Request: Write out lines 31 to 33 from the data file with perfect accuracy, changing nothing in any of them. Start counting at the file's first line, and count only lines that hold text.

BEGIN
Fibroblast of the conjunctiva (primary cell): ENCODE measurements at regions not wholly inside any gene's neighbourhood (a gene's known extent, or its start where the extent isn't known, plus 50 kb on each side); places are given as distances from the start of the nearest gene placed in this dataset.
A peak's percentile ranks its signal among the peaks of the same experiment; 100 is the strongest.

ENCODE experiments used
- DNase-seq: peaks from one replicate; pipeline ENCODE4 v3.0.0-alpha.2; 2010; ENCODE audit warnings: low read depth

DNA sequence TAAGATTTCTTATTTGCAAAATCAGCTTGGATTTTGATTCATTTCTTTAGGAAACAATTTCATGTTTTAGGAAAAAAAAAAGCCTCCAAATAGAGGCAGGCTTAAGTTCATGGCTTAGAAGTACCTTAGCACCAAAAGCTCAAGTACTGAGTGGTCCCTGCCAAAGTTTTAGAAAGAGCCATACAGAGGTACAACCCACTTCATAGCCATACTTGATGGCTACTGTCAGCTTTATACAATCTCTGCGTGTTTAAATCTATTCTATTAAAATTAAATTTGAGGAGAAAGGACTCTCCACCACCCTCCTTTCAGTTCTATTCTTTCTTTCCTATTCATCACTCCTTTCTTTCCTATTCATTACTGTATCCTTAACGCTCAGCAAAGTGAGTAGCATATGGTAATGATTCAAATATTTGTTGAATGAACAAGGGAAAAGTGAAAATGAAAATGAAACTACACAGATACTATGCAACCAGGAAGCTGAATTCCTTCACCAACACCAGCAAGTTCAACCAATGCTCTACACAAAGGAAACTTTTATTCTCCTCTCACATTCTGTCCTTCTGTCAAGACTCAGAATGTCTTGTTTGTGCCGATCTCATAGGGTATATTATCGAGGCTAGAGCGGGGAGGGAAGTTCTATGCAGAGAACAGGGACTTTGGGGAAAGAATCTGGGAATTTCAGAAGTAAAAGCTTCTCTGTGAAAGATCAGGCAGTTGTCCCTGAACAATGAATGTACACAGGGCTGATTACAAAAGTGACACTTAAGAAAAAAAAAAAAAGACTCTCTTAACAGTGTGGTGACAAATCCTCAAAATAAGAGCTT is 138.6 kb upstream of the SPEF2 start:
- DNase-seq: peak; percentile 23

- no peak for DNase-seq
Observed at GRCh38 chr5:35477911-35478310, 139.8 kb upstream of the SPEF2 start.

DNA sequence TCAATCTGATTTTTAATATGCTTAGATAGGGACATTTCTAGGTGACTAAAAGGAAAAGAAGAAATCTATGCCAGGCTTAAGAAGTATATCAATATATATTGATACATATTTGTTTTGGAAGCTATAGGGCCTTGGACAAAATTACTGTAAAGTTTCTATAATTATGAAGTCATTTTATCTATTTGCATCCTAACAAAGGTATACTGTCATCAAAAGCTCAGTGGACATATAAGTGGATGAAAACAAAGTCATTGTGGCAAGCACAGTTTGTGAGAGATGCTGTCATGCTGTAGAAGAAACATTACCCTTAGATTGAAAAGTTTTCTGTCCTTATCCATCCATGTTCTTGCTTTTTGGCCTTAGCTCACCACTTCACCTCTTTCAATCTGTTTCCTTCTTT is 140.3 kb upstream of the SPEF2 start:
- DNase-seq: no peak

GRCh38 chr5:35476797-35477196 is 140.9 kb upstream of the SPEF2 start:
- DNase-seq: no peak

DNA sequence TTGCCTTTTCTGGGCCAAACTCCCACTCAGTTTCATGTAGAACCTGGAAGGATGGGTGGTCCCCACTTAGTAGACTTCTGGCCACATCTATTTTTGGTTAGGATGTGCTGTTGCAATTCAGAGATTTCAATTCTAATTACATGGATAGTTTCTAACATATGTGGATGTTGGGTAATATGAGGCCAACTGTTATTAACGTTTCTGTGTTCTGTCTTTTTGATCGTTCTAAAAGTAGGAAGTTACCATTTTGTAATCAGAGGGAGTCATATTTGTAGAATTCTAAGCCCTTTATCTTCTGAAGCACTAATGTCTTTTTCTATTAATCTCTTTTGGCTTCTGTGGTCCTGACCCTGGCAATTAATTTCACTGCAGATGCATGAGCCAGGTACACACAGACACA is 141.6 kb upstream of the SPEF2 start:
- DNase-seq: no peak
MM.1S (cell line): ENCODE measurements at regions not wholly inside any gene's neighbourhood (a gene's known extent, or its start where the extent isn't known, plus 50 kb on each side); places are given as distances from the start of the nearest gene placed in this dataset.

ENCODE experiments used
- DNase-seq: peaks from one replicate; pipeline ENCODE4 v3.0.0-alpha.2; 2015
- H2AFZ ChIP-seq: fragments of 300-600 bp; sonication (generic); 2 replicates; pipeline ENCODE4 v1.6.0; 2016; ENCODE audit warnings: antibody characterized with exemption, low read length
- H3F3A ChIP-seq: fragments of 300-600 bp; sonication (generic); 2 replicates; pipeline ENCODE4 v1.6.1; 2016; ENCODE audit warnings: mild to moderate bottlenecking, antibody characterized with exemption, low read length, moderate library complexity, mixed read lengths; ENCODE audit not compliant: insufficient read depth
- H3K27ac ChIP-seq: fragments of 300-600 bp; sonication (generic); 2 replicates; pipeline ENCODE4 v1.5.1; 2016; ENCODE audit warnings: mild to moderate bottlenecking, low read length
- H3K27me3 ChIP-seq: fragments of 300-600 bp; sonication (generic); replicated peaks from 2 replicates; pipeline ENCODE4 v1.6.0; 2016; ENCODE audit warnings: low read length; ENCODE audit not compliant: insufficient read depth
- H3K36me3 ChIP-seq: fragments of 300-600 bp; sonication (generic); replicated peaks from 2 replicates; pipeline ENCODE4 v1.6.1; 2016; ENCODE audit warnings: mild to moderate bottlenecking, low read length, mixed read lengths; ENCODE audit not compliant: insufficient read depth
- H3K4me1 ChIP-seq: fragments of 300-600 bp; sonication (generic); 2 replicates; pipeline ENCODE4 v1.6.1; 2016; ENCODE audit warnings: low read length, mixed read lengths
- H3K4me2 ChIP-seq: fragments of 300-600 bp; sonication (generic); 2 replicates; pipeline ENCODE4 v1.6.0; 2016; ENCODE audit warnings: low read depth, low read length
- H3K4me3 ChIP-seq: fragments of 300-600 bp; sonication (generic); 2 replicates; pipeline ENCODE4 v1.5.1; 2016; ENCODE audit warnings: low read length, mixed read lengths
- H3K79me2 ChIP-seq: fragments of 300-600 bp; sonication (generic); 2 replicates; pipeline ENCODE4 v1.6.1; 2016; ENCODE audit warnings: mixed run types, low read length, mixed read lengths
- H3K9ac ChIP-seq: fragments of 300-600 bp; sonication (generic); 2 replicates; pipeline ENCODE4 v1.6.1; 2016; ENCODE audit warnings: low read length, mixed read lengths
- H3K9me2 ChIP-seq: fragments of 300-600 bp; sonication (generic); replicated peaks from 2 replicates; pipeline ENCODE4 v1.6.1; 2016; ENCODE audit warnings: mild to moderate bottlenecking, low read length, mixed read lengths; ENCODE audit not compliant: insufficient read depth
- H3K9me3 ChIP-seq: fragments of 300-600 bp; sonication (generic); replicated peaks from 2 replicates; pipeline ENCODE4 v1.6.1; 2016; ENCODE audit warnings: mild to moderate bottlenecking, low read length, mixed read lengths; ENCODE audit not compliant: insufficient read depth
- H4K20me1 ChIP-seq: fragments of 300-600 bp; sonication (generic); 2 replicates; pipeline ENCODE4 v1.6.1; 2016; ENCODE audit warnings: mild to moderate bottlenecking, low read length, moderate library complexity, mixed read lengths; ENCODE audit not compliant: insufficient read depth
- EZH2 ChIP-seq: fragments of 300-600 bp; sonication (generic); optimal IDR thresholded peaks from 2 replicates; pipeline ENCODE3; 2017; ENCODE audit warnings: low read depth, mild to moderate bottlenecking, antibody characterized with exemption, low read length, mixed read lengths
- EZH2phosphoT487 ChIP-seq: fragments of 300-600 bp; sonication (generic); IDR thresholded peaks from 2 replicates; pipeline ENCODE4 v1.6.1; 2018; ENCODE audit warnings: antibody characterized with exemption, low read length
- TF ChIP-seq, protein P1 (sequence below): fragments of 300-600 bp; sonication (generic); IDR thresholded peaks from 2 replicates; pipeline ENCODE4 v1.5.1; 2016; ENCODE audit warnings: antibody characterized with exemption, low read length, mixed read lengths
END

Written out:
- EZH2 ChIP-seq: fragments of 300-600 bp; sonication (generic); optimal IDR thresholded peaks from 2 replicates; pipeline ENCODE3; 2017; ENCODE audit warnings: low read depth, mild to moderate bottlenecking, antibody characterized with exemption, low read length, mixed read lengths
- EZH2phosphoT487 ChIP-seq: fragments of 300-600 bp; sonication (generic); IDR thresholded peaks from 2 replicates; pipeline ENCODE4 v1.6.1; 2018; ENCODE audit warnings: antibody characterized with exemption, low read length
- TF ChIP-seq, protein P1 (sequence below): fragments of 300-600 bp; sonication (generic); IDR thresholded peaks from 2 replicates; pipeline ENCODE4 v1.5.1; 2016; ENCODE audit warnings: antibody characterized with exemption, low read length, mixed read lengths